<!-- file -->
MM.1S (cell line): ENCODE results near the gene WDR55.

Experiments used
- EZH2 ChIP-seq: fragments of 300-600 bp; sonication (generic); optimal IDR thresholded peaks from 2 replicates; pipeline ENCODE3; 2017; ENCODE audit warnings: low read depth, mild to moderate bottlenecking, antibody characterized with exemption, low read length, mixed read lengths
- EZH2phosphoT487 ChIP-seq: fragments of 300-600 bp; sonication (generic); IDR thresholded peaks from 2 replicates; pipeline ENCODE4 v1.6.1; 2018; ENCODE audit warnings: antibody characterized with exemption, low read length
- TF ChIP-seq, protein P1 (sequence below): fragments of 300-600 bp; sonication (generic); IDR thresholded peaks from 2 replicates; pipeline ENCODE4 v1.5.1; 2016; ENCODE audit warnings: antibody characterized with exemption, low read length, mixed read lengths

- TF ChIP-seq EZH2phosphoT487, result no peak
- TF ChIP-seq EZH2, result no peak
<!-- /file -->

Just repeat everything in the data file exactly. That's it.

MM.1S (cell line): ENCODE results near the gene WDR55.

Experiments used
- EZH2 ChIP-seq: fragments of 300-600 bp; sonication (generic); optimal IDR thresholded peaks from 2 replicates; pipeline ENCODE3; 2017; ENCODE audit warnings: low read depth, mild to moderate bottlenecking, antibody characterized with exemption, low read length, mixed read lengths
- EZH2phosphoT487 ChIP-seq: fragments of 300-600 bp; sonication (generic); IDR thresholded peaks from 2 replicates; pipeline ENCODE4 v1.6.1; 2018; ENCODE audit warnings: antibody characterized with exemption, low read length
- TF ChIP-seq, protein P1 (sequence below): fragments of 300-600 bp; sonication (generic); IDR thresholded peaks from 2 replicates; pipeline ENCODE4 v1.5.1; 2016; ENCODE audit warnings: antibody characterized with exemption, low read length, mixed read lengths

- TF ChIP-seq EZH2phosphoT487, result no peak
- TF ChIP-seq EZH2, result no peak